MIT Quantum covid sensor: Faster & cheaper detection

A novel approach to testing for the presence of the virus that causes Covid-19 may result in tests that are faster, less expensive, and potentially less prone to mistakes than current detection methods. Though the work, which is based on quantum effects, is still theoretical, the researchers believe that these detectors could be adapted to detect virtually any virus.

Changhao Li, an MIT doctoral student, Paola Cappellaro, a professor of nuclear science and engineering and physics, and Rouholla Soleyman and Mohammad Kohandel of the University of Waterloo describe the new approach in a paper published on December 16, 2021, in the journal Nano Letters.

Rapid tests that detect specific viral proteins and polymerase chain reaction (PCR) tests that take several hours to process are presently available for the SARS-CoV-2 virus. Neither of these tests can accurately determine the amount of virus present. Even gold-standard PCR tests may have a false-negative rate of more than 25%. In contrast, the team’s analysis indicates that the new test could have false negative rates of less than 1%. The test may also be sensitive enough to detect a few hundred strands of viral RNA in less than a second.

The new method makes use of nitrogen vacancy (NV) centres, which are atomic-scale defects in tiny bits of diamond. Because of quantum effects occurring in the diamond’s crystal lattice, these tiny defects are extremely sensitive to minute perturbations and are being investigated for a wide range of sensing devices that require high sensitivity.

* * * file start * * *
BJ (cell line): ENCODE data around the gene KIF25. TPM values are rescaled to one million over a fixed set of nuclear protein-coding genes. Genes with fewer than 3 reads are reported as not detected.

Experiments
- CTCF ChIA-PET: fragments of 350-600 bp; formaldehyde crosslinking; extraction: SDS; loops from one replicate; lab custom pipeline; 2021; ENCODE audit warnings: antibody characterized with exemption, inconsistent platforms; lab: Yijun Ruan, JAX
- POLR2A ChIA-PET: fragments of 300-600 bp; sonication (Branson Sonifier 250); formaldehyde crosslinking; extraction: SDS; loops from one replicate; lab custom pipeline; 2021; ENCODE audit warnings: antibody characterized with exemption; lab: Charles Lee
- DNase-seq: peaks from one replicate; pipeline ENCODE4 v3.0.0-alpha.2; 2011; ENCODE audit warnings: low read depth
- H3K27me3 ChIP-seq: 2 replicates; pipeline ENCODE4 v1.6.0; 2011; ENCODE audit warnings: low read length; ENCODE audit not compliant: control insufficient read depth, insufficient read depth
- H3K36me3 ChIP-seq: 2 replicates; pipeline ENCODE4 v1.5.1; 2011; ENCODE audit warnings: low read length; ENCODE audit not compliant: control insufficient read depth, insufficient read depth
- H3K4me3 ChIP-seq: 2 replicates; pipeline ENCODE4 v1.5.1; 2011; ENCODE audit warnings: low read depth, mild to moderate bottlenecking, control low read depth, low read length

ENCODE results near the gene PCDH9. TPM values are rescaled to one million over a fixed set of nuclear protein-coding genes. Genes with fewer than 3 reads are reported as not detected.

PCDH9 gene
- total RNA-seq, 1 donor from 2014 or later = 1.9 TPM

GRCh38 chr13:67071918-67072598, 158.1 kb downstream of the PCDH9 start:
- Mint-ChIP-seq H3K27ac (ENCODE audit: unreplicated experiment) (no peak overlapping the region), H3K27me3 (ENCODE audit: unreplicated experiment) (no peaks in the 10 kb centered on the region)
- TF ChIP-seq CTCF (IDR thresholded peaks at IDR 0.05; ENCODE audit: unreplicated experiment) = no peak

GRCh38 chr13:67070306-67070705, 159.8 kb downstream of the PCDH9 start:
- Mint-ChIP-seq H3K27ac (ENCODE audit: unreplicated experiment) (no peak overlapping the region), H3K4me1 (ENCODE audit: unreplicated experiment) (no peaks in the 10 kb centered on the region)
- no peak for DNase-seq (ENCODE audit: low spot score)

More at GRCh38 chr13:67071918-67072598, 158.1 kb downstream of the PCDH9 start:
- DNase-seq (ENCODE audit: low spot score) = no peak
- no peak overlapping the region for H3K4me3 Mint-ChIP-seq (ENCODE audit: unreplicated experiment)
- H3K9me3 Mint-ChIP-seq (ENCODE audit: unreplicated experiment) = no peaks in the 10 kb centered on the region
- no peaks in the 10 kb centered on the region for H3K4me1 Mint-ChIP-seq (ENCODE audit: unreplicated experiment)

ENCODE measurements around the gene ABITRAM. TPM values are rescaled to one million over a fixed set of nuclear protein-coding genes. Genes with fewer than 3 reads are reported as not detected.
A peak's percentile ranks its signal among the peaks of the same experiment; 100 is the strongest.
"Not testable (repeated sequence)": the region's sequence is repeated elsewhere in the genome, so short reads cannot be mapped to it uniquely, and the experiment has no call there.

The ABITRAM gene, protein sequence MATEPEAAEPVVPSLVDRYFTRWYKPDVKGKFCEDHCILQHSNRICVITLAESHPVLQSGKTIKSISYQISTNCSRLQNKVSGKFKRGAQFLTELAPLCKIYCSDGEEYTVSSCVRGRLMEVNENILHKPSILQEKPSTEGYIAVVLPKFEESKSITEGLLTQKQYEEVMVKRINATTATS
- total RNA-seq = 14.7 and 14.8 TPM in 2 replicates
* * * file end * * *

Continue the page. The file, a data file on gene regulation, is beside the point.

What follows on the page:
The new method would involve coating the nanodiamonds containing these NV centres with a magnetically coupled material that has been treated to bond only with the virus’s specific RNA sequence. When virus RNA binds to this material, it disrupts the magnetic connection and causes changes in the fluorescence of the diamond that are easily detected with a laser-based optical sensor.

The sensor uses only low-cost materials (the diamonds involved are smaller than specks of dust), and the devices could be scaled up to analyze a whole batch of samples at once, the researchers say. The gadolinium-based coating with its RNA-tuned organic molecules can be produced using common chemical processes and materials, and the lasers used to read out the results are comparable to cheap, widely available commercial green laser pointers.

While this initial work was based on detailed mathematical simulations that proved the system can work in principle, the team is continuing to work on translating that into a working lab-scale device to confirm the predictions.


Related posts

Leave a Comment